Articles Posted in Wrongful Death

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nursing home illness

Last Flu Season Was Deadliest for Nursing Home Residents

During the 2017-2018 flu season, an estimated 80,000 Americans died and 900,000 were hospitalized, according to the U.S. Centers for Disease Control (CDC), making last year one of the deadliest our country has even seen with the elderly and very young children affected most severely. A new study from Brown University School of Public Health reports that a more immunogenic vaccine, such as the adjuvanted trivalent influenza vaccine (aTIV), can improve clinical outcomes in nursing home patients compared with a non-adjuvanted trivalent influenza vaccine.

According to the CDC, older adults with weaker immune systems also may have a lower protective immune response after flu vaccination compared to younger, healthier people.

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nursing home infections

Painful Infections Remain Untreated When Chicago’s Nursing Homes are Understaffed

The Chicago Tribune recently published a scathing article on the inadequate measures taken by a Chicago nursing home to prevent a resident’s bedsores from turning into deadly infections. The story featured the negligence and wrongful death claims of an 85-year-old resident at Lakeview Rehabilitation and Nursing Center on the city’s North Side. Family members of the resident told reporters that the facility’s staff never spoke of the “seriousness of the pressure sore, which led to sepsis, a severe infection that can quickly turn deadly if not cared for properly.”

Complications related to pressure sores often require intravenous antibiotics and sensitive care treatments to treat bloodstream infections and can result in painful surgeries to cut away dead skin around the wound. According to health officials, there are four types of infections that are often linked with sepsis including: lungs (pneumonia), kidney (urinary tract infection), skin (pressure wounds and bedsores) and gut. Out of the 6,000 Illinois nursing home residents who are hospitalized with sepsis each year, 1 in 5 won’t survive.

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nursing home disaster plan

Healthcare Facilities Should Be Prepared for Natural Disasters

Although new Medicare and Medicaid guidelines were set in place after the tragic deaths of over 100 nursing home residents during Hurricane Katrina, cases of patients left behind due to natural disasters such as wildfires, tornadoes, or floods are reported each year. These occurrences are starting to prompt health care officials to raise concern over the need for better public policy support, emergency planning resources, funding, and protections for vulnerable long-term care residents in the event of an emergency prompted by catastrophic events and conditions that threaten their well-being such as no internet and no electricity.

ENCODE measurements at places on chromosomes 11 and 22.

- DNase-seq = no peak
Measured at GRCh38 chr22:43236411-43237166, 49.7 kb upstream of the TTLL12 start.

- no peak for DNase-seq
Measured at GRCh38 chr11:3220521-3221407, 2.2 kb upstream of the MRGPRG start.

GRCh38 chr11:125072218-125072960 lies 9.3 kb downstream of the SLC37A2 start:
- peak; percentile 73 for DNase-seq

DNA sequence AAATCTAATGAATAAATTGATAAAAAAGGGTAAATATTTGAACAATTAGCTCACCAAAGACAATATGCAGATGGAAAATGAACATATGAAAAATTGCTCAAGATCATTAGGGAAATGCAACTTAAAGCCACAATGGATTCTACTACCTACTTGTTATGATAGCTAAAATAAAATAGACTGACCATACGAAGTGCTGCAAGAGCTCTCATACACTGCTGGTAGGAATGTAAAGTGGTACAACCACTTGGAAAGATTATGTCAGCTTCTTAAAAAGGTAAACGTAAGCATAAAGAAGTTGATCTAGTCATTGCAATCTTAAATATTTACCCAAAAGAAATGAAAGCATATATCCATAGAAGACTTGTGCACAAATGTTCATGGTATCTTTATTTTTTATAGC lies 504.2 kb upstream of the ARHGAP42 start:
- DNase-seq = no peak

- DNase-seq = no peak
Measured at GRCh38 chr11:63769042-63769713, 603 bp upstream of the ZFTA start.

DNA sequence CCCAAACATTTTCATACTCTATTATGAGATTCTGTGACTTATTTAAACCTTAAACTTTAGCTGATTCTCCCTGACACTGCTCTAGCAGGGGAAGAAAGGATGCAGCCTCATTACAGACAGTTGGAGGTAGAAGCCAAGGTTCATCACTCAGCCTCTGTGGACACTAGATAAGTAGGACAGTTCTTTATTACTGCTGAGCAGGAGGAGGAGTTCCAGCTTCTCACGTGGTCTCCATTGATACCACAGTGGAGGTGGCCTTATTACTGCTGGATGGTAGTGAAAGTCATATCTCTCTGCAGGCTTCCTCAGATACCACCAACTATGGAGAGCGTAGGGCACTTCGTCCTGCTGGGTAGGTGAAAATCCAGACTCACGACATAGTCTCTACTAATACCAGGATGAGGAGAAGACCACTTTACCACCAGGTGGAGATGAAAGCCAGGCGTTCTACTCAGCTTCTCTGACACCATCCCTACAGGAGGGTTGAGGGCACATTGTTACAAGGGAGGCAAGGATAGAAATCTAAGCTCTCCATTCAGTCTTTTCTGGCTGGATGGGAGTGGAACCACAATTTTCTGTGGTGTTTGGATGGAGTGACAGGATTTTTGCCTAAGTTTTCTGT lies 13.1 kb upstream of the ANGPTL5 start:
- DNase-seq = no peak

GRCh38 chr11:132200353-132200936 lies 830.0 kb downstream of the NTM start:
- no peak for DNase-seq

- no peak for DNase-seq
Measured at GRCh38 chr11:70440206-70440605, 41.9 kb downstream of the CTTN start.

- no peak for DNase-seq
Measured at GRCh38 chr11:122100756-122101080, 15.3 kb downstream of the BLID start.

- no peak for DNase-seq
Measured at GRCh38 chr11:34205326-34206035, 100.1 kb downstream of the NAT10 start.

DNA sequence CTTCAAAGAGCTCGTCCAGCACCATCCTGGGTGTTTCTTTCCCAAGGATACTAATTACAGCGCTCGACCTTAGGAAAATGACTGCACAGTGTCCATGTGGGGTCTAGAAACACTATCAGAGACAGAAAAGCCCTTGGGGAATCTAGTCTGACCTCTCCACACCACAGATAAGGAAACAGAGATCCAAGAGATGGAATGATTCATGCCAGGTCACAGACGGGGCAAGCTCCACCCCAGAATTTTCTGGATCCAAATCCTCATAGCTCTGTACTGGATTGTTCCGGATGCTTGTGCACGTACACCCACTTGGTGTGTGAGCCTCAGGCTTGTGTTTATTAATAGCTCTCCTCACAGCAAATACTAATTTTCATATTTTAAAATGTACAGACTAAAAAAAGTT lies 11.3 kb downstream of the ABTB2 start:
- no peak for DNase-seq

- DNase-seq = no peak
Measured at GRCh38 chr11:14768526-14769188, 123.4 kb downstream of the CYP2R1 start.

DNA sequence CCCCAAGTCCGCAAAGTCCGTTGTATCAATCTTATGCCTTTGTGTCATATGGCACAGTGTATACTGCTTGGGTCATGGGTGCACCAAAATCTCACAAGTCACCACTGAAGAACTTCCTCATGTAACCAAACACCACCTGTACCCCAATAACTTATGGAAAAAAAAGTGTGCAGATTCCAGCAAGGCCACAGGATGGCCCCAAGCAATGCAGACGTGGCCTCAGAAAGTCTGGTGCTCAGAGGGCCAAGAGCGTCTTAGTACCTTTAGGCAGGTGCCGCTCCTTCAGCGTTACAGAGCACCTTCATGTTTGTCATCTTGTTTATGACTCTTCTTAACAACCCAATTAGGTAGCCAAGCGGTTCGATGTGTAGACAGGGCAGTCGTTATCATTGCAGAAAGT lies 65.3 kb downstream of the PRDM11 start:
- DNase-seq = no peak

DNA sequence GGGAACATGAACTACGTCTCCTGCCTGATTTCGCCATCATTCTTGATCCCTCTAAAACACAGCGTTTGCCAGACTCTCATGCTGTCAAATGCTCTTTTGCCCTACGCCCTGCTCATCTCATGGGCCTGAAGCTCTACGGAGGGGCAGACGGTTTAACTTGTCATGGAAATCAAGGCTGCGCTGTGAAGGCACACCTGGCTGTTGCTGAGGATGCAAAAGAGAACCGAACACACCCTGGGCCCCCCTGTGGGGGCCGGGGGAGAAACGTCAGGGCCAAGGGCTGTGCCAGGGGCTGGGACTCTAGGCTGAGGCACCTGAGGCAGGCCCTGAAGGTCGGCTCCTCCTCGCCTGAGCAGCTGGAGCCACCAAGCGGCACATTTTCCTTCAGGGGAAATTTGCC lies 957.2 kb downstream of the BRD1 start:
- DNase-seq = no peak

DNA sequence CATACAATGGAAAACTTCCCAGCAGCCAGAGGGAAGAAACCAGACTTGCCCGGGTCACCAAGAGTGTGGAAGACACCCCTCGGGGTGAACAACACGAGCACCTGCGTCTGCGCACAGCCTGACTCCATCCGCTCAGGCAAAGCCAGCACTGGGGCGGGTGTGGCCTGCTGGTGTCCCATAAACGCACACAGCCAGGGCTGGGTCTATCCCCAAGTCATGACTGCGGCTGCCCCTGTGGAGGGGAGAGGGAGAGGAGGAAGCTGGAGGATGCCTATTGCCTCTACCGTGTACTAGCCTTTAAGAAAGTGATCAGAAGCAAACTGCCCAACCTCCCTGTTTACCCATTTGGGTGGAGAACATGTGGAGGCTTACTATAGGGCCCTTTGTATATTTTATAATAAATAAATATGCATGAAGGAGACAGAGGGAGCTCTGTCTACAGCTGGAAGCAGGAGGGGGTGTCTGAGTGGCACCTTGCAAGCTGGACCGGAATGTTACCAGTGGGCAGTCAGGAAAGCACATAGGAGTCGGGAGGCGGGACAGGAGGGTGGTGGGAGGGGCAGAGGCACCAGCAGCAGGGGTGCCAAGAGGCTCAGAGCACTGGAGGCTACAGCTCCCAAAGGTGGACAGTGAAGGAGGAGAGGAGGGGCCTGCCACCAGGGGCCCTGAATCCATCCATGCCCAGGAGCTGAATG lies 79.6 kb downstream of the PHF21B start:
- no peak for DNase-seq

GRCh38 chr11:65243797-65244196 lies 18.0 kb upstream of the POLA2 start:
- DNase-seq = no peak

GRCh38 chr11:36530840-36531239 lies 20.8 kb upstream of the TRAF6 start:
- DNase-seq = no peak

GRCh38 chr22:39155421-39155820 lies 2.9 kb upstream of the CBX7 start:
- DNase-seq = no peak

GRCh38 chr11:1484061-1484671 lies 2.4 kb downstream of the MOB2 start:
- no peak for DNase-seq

A recent federal review of Centers for Medicare & Medicaid Services (CMS) records found that:

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nursing home wrongful death

A Closer Look at Christian Village Nursing Home Resident’s Untimely Death

Levin & Perconti attorneys recently reviewed second quarter nursing home violations in Illinois on the blog. One out of two facilities with a Type AA violation was Christian Village nursing home, located at 1507 Seventh St. in Lincoln. The home received the serious violation for failing to notify a 64-year-old patient’s doctor of rapid changes related to asthma. The female resident died a preventable death if only she had been treated for her known progressive respiratory symptoms and soon after initial complaints of shortness of breath. Her issues were followed by a continual decline in overall health and was soon later found unresponsive and taking her last supported breaths at a hospital. As a result, the Lincoln nursing home has been fined $50,000 by the state.

According to a report by the State Journal Register, the doctor, who isn’t named, is quoted in investigative documents saying, “I should have been notified” of the patient’s “progressive respiratory symptoms.” In the same note, the doctor said he had “no ideas what was going on” or he would have “ordered an antibiotic or sent the patient to a hospital emergency department earlier if he had known the patient continued to be short of breath,” and that he was shocked to hear the patient had died. The State Journal Register outlined the patient’s timeline of care in a July 18, 2018 news article.

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The family of an elderly couple who died within 2 months of each other at a Eugene, Oregon nursing home has sued the facility, citing wrongful death as a result of the alleged incompetent and negligent care the couple received while living at the home.

Harvey and Maxine Hanson, 92 and 91 at the time of their deaths, were admitted to Avamere Riverpark of Eugene in March 2014. Both patients were classified as a high fall risk and despite Mr. Hanson’s doctor’s advice for physical therapy, Mr. Hanson managed to fall 13 times in the mere 8 months he resided at Avamere, never receiving the recommended therapies to reduce his risk. Mrs. Hanson fell at least 4 times while a resident.

Falls Just One of Many Disturbing Claims